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The Reher-Morrison Era

The Rat That Roared

By Rick Voegelin, Photography by Rick Voegelin

As the pace of development accelerated in Pro Stock, newer parts and technology eventually eclipsed the championship-winning Plate Motor. Chevy's dedicated Bow Tie racing cylinder head castings made the heavily modified solid heads obsolete. By 1984, Reher-Morrison's record-setting engine had been relegated to tire-testing duty. Eventually, the partners sold it to Allen, who needed an engine to power the 1981 Camaro he'd purchased from RMS Racing. Making his Pro Stock debut at the 1985 NHRA Gatornationals in Gainesville, Florida, just days after Shepherd's death, Allen qualified the former Reher-Morrison Camaro Sixth with the Plate Motor providing the horsepower.

"I never raced again with that engine," Allen said. "When Buddy, Dave, and I got together, I sold the car to Carlton Phillips, sold my transporter to Dick Moroso, and sold the Plate Motor to Steve Green to run in a dragster. All of that money went toward buying Lee's share of the race team."

Competition Eliminator racer Steve Green picked up the trail of the celebrated Plate Motor: "I owned an industrial lubricants company in Louisiana called Lubri-Chem. The economy went bad in the oil field, and I had to stop racing. Then, in late 1985, Mike Kilpatrick told my friend, Phil Cumberland, who had worked with Reher-Morrison and Shepherd, he was putting together an A/Dragster to run in Comp Eliminator. Phil was working for Kilpatrick at the time, and he asked if I could drive the car. We had a good relationship with Reher and Morrison, and they agreed to sell us the engine that had won the World Championship. We thought this would be a good engine to sort out the car until we could get a new engine with their latest technology.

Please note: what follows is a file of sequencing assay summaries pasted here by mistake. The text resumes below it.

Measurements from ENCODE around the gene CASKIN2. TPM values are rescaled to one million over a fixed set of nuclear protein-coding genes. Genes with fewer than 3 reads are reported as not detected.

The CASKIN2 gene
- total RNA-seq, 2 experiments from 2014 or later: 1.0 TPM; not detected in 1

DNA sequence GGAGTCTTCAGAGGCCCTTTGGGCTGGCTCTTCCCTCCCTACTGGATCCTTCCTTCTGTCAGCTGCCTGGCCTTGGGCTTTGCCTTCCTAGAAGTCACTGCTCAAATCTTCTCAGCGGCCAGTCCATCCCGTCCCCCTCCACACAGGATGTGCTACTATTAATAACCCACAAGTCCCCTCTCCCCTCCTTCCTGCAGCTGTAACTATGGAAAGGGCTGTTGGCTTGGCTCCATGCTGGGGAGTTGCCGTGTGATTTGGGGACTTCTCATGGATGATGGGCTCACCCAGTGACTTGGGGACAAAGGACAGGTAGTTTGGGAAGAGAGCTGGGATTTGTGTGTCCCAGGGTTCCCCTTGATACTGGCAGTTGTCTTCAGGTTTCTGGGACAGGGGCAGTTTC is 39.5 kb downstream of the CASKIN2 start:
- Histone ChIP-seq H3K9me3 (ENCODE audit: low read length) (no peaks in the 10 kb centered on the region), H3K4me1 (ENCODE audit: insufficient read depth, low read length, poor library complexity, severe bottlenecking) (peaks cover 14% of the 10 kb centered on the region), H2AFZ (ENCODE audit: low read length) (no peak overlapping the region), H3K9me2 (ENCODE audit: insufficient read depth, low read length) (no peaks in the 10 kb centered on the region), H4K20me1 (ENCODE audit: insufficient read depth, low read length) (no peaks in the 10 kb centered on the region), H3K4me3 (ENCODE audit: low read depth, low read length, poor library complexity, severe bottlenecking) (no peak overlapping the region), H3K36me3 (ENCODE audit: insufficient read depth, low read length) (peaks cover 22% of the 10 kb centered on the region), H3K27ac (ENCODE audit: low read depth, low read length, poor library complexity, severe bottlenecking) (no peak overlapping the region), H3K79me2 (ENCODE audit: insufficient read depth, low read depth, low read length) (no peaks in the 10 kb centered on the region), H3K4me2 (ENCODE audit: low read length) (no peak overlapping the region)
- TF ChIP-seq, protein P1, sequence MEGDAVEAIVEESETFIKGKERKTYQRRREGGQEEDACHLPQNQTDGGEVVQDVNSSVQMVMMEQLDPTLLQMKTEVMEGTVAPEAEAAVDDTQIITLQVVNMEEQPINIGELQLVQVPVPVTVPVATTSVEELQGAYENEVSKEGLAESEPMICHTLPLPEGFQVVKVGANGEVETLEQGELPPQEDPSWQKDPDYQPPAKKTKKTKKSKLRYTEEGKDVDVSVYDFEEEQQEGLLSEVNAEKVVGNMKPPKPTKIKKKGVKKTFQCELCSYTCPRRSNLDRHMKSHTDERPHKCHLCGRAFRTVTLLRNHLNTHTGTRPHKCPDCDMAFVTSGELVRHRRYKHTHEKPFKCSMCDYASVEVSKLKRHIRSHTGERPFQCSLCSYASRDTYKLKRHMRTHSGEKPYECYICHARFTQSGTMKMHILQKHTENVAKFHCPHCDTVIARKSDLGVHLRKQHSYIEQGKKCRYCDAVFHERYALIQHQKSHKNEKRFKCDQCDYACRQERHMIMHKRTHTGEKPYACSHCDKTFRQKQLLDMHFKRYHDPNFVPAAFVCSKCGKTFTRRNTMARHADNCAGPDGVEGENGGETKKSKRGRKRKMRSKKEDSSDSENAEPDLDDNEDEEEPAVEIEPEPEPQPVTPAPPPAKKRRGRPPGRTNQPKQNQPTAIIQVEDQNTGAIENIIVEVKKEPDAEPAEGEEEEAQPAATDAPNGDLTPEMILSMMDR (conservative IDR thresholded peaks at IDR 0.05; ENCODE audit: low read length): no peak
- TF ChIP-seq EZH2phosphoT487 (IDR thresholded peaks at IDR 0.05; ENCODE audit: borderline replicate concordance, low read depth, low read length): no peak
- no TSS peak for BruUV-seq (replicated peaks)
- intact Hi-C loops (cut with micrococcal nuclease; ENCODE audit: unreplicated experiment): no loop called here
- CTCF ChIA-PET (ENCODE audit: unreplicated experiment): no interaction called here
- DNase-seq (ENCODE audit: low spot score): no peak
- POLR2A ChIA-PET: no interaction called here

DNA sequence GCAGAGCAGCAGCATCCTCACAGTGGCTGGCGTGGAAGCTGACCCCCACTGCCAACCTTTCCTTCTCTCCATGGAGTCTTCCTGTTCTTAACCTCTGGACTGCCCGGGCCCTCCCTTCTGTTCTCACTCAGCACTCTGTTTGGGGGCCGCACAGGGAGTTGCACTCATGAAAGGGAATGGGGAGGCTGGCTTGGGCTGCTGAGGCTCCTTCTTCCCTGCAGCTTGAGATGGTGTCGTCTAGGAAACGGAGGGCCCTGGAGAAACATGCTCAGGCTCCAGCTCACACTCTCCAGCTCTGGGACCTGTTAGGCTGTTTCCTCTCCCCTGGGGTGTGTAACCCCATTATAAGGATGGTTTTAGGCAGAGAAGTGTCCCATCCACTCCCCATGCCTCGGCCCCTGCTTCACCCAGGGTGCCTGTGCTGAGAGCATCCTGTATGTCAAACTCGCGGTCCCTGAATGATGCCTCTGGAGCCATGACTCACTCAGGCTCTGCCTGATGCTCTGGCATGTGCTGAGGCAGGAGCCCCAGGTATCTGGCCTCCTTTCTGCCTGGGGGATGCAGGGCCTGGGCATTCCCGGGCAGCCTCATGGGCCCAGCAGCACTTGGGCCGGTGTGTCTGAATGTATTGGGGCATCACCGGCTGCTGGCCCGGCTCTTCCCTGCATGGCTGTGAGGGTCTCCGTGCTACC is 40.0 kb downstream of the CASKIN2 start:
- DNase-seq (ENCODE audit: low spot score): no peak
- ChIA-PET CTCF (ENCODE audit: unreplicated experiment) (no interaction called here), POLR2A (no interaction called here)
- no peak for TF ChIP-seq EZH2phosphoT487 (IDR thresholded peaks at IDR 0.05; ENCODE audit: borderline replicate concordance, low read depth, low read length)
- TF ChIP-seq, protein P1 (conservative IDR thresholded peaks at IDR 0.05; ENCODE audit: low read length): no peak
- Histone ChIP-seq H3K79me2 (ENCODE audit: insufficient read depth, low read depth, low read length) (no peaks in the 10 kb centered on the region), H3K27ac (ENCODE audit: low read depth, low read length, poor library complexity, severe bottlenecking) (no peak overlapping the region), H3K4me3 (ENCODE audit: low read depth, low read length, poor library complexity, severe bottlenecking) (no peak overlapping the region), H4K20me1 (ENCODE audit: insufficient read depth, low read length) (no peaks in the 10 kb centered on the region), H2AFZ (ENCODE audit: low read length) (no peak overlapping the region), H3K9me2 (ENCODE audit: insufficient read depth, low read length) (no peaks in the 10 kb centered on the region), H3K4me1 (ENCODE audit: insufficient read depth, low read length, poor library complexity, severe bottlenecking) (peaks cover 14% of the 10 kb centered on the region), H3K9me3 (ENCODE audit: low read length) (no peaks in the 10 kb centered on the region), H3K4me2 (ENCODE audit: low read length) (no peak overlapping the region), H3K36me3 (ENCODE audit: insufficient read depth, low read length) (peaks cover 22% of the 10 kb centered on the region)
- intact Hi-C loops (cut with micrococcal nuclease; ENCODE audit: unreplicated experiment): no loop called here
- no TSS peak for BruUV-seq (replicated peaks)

"That engine held the Pro Stock National Record at 7.77/177 mph. The A/Dragster was 650 pounds lighter than the Camaro and good bit more aerodynamic…so we thought it should run pretty good," Green explained. "We put the dragster together with a Liberty clutchless four-speed transmission, which was a step ahead of everybody at the time. Our dragster was the first car to run in the 6s, unblown on gasoline. When I called Buddy and David, they thought I was kidding.

"Later I got a phone call from Kilpatrick," Green remembered. "He said the economy had really put a bite in his businesses, and we would have to park the car. He sold the chassis to someone in California and sold the engine to Paul Candies."

Candies and long-time partner Leonard Hughes were the namesakes of the fearsome Candies and Hughes Funny Cars and Top Fuel dragsters. A hardcore nitro racer, Candies had little need for a 500ci Pro Stock engine.

"I took that motor and three others from Kilpatrick in repayment of a loan," Candies noted. "Roy Hill knew that I had the motors and bought them from me to use in his drag racing school cars." From there, the trail leads to Hill's school in North Carolina. An accomplished Pro Stock and Pro Mod racer in his day, Hill didn't realize what he had until a routine teardown revealed the Plate Motor's secrets.